Playlist 02.07.17 : Five Songs for the Weekend

Playlist 02.07.17 : Five Songs for the Weekend
Playlist 02.07.17 : Five Songs for the Weekend
Playlist 02.07.17 : Five Songs for the Weekend

Alex Cameron – Candy May

A while back, after having caught Australian musician Alex Cameron as an opener for Angel Olsen, I was pretty enamored of his performance, and the assuredness of its shtickyness (and yes, it is shticky). If you can appreciate Lana Del Rey for her mellifluous lists of hollowed signifiers and decoupaged images of millennial-imagined withering Americana, you might likewise find it easy to appreciate elements of Cameron’s aesthetic (though perhaps there’s some withering Austral..iana there, too). Incidentally, his persona – of a washed up performer — often reflects kind of a young (?) version of the fantasy of the lascivious old man we hear every time LDR coos “Daddy” or rides a leathery biker in a music video. Just as LDR tries very hard to fit into a Lynchian aesthetic of the past, Alex Cameron exists there too, and his “Take Care of Business” video (off his last album) could easily be a Roadhouse scene in Twin Peaks: The Return. His just-released new track/video “Candy May,” from his likewise just-announced new album Forced Witness, follows suit.

Read the rest of this article at Flavorwire

Ryan Adams – Do You Still Love Me?

Ryan Adams has opened up about what went into writing the ‘Prince and AC/DC’ inspired new single ‘Do You Still Love Me’. Watch the NME ‘Song Stories’ video above.

The song was the first taster and lead single from his upcoming 16th album ‘Prisoner’, and saw him adventurously experimenting with what was possible with the rock guitar format.

“I came up with the idea of these false starts on guitar, which is kinda AC/DC,” Adams told NME. “That juxtaposition is weird, but I imagine it in my mind as being like ‘this is Prince, but this is Prince with a couple of Les Pauls. From the first taste of it I was like, ‘this is rad’.”

Describing the meaning of the song and how the lyrics automatically came to him, Adams continued: “I think it’s direct, but I think there’s subtext in it. I think that there are two ways of looking at it: ‘if you have to ask’ [is one], but then there are all these indicators of stuff never being resolved. Resolution is a way of saying that you have decided to stop participating in act of feeling. I like the idea that I ask a question in the chorus but then I talk about an effect in the verse.”

He added: “I didn’t feel connected to it the way that I do now. It wasn’t until I tried to play it myself on acoustic guitar, because I wrote it myself on an electric guitar with my bros around. When I first played it by myself a little later I was like ‘this is a completely different thing than I thought.”

Read the rest of this article at NME

  • Tennis – Minutes 10 Years

There seems to be a general feeling that pop music should stay a bit simple or escapist and not move through a multitude of moods and notions in the span of one song. That’s could be why, six years in and four albums deep, there’s still some hesitation toward categorizing Tennis as a “pop group.” The duo’s latest, Yours Conditionally should settle that issue at last. It’s a collection that explores the uncertainty of one’s identity and their understanding of past experiences and current trajectory. And it’s as poppy as anything.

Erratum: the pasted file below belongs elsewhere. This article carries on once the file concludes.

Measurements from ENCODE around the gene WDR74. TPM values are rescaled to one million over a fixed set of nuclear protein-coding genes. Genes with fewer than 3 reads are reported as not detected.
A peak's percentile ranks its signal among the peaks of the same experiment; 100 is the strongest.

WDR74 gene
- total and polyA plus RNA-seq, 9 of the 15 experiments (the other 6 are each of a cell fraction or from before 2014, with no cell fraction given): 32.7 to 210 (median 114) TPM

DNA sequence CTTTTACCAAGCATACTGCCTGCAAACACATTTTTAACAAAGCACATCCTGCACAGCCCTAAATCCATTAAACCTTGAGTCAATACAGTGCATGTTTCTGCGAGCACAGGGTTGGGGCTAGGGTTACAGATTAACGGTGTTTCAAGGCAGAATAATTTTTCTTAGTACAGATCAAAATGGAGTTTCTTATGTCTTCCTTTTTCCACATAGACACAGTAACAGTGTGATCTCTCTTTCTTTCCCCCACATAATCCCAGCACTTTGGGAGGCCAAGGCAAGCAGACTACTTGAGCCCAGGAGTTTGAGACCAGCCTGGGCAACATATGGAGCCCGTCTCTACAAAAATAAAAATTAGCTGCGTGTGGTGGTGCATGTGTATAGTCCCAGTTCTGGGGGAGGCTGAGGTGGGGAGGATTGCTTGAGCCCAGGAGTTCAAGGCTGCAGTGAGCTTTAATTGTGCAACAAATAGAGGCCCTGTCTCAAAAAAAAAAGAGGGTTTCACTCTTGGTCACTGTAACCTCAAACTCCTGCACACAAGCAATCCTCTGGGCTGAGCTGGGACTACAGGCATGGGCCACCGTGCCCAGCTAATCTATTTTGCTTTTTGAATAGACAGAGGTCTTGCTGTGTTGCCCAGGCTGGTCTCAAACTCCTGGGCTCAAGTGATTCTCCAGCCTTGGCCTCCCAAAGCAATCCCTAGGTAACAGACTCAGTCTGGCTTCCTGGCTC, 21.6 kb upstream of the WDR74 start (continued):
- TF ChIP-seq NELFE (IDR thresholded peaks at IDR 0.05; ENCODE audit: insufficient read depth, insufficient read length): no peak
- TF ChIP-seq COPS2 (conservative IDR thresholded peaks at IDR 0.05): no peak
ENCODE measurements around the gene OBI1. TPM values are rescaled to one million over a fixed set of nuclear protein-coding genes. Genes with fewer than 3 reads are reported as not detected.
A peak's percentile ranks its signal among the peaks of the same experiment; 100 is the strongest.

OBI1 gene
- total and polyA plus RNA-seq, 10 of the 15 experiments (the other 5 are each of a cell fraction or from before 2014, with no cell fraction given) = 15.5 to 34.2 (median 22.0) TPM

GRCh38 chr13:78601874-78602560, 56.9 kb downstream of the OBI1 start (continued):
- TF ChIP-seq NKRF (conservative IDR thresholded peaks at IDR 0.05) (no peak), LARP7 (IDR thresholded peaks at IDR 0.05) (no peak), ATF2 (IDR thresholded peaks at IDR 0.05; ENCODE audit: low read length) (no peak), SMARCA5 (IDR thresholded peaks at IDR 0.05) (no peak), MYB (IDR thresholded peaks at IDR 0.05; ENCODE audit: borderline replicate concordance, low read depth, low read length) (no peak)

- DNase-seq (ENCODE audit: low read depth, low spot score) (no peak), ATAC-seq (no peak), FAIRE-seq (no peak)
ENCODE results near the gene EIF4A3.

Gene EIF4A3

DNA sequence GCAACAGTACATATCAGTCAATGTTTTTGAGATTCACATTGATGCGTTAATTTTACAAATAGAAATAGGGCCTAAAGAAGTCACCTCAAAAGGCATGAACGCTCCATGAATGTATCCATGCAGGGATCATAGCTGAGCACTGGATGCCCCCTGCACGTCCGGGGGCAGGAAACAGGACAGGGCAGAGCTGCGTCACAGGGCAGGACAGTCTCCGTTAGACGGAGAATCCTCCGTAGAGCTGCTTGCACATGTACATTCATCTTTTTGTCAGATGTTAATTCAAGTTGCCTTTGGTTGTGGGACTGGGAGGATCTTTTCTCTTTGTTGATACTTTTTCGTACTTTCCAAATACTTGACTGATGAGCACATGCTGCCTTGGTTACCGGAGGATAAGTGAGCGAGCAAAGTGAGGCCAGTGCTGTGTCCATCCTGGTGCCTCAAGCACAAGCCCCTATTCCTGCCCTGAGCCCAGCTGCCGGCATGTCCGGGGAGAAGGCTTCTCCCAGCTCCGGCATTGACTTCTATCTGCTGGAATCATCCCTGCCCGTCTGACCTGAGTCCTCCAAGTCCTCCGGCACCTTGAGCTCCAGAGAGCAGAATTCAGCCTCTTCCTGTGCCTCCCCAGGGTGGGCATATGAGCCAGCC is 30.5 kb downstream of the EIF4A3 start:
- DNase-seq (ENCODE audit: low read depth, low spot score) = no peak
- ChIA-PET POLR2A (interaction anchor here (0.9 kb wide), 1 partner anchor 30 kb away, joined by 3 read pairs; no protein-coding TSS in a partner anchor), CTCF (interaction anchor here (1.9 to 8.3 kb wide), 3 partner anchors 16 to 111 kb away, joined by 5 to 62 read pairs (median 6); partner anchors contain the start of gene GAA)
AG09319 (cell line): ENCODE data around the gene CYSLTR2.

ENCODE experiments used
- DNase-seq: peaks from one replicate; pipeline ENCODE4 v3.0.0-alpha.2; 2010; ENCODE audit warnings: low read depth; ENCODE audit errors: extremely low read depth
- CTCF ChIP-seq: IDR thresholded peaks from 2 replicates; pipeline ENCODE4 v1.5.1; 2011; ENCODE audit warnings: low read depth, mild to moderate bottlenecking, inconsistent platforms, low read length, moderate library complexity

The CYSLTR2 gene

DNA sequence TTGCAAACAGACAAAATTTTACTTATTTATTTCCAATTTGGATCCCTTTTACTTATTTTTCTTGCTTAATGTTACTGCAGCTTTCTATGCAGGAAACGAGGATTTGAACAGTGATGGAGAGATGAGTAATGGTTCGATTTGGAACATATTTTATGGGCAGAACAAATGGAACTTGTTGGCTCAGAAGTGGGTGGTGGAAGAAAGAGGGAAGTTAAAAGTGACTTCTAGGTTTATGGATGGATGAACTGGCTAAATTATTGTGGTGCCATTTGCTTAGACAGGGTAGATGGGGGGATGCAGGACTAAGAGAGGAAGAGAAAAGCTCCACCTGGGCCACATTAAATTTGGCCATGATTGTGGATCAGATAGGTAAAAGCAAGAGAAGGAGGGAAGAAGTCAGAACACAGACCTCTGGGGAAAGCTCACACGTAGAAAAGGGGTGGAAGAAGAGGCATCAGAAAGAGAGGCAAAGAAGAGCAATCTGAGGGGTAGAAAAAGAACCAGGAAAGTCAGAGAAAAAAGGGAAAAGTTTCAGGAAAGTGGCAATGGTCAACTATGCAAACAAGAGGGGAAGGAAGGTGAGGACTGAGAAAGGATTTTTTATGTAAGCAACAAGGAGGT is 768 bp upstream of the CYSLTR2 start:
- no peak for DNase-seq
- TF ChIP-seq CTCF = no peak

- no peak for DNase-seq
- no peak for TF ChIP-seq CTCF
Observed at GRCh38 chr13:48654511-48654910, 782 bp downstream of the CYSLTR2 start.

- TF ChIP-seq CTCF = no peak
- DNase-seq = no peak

For this new album, singer/guitarist Alaina Moore and keyboardist/bassist Patrick Riley returned to their roots as a means of jumpstarting new inspiration. Tennis famously wrote/recorded their first album after an adventurous sailboat journey along the east coast. Five years later, the married couple took another 10-day ocean voyage from San Diego down to the Sea of Cortez, where they docked and set up a makeshift recording space.
Musically, Yours Conditionally is much softer, slowing its pulse to something closer to the swoon and sway early ‘70s soul, with shuffling tempos and sentimental organ purrs orbited by an electric guitar’s fiery simmer. The tone is certainly slow dances at twilight, but given a shimmer by the understated elegance of Moore’s voice, something that has always sound fragile but defiant at the same time.

Read the rest of this article at Paste

PUMAROSA – Priestess (Mr Dan Edit)

Pumarosa are releasing their debut album ‘The Witch’ next month, and have shared a new version of their debut single ‘Priestess’.

The ‘Mr Dan Edit’, re-worked by Dan Carey, the album’s producer, cuts down the epic, eight-minute monster the band emerged with towards the end of 2015.

‘The Witch’ was previewed by lead single ‘Dragonfly’ earlier this year, and the band are set to showcase the record on an upcoming UK tour next week, a run that includes their biggest show to date at London’s Oval Space.

Read the rest of this article at DIY

Clap Your Hands Say Yeah – Fireproof

It’s been more than a decade since the phrase “Clap Your Hands Say Yeah” became synonymous with a sort of internet-borne buzz-band status. And while the band never became the iconic indie force that some predicted, frontman Alec Ounsworth has been soldiering on, cranking out these scraggly and personal albums largely on his own. Next month, he’ll follow up 2014’s Only Run with a new album called The Tourist. Ounsworth calls the new album “a purge of certain emotional confusion that manifested itself in the last several years.” And while he recorded his last album entirely on his own, this time he had the help of a bassist and drummer, as well as engineer Nick Krill and iconic indie producer Dave Fridmann, who mixed the album.

Read the rest of this article at Stereogum

P.S. previous PLAYLISTS & more by P.F.M. // Top images: @margoandme, @vivaluxuryblog, @societysocial